Unfortunately, the fog had not lifted. The question of where we actually were could still not been answered. First plan was to make a fire to boil water for coffee. Because without coffee Johanna would certainly not have gone a step further after the almost sleepless night. We had a small pot and instant coffee. I crawled out of my sleeping bag and tried to get on my boots. But my left shoe was completely frozen stiff. Next greenhorn mistake! After plopping into the stream the day before, the shoe was of course wet. Instead of taking it with me in the sleeping bag, I just put it down next to me. Now it was frozen.
Johanna went to look for firewood. Just like the night before, she found only small twigs and wet bushes. We would not be able to make a decent fire with it this time either. It would never burn so warm that we could thaw my shoe. Let alone to boil water. I would have expected the mood between us to turn bad. It was not like that. We were not very talkative, but we were still solution-oriented and coordinated well.
Now that I think about our first tour together, I notice that even then we were incredibly good at dealing with difficulties.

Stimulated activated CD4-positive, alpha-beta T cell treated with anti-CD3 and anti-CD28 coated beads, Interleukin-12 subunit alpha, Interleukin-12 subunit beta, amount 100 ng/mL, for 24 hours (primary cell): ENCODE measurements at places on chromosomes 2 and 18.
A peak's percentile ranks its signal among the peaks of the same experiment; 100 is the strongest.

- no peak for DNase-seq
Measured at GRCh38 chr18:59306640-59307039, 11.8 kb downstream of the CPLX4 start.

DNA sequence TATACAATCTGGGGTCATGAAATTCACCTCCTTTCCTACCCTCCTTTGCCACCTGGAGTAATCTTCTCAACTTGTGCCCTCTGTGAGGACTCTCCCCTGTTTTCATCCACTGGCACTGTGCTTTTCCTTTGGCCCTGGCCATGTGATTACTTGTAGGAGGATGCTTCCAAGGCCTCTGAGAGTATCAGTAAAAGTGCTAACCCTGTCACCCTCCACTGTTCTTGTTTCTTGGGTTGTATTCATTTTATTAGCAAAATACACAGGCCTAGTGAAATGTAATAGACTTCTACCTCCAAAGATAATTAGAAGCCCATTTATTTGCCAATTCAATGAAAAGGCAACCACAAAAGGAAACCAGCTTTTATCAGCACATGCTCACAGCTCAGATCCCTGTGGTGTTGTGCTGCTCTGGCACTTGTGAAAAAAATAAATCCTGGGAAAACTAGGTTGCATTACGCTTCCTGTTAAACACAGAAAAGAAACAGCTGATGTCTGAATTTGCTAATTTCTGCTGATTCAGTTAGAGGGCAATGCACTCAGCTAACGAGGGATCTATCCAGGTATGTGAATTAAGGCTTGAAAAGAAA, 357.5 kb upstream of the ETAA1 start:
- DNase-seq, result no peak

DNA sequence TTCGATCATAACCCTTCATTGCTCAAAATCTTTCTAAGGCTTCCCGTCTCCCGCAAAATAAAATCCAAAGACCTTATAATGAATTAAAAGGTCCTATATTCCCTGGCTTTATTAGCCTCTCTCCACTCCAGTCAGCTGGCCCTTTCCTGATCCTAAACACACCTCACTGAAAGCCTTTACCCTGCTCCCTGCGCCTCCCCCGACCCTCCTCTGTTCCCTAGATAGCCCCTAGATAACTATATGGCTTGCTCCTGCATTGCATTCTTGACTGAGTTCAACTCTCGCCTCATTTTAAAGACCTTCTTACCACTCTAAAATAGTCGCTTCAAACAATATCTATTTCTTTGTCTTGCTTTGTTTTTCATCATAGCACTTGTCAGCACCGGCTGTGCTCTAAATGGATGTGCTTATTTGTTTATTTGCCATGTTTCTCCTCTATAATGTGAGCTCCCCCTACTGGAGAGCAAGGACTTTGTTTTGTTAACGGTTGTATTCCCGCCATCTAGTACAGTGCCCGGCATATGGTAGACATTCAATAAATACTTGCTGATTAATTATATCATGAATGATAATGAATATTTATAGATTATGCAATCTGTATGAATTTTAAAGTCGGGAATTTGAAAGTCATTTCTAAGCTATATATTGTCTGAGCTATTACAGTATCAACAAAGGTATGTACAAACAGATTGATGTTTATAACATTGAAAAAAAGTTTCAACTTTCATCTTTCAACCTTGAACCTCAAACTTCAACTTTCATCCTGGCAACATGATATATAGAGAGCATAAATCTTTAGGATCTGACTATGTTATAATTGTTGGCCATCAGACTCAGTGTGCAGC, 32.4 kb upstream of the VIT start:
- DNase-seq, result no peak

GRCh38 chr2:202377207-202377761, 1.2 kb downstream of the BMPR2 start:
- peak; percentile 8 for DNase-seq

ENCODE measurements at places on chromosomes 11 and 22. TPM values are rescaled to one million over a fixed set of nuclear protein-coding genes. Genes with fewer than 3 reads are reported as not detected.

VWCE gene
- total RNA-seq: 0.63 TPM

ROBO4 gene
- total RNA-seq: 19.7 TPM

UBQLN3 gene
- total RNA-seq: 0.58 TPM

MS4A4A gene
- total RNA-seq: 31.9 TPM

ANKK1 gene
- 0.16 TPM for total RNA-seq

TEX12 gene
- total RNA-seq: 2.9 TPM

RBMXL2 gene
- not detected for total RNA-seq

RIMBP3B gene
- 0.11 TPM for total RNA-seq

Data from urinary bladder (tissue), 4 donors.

We hit the frozen shoe against stones, kneaded the leather and finally put my foot in the shoe. Hopefully, the warmth of the foot would soften it a little over time.
Where should we go?
We wondered for a while what the best solution would be and agreed that we would always follow the ascent until it became flat again. Then we are at the top in any case.
We started the ascent in silence. When the terrain flattened out, we stopped. The fog was still thick and visibility was only a few meters. In my opinion we had already hiked to the “other” side the day before, and now had to go over the hill and then descend. Johanna was convinced that we would still be on the “home” side, just much further to the north. According to her theory, we would have to go up, but then along the summit to the left and descend there. So we would automatically be on the path that goes along the foot of the hill.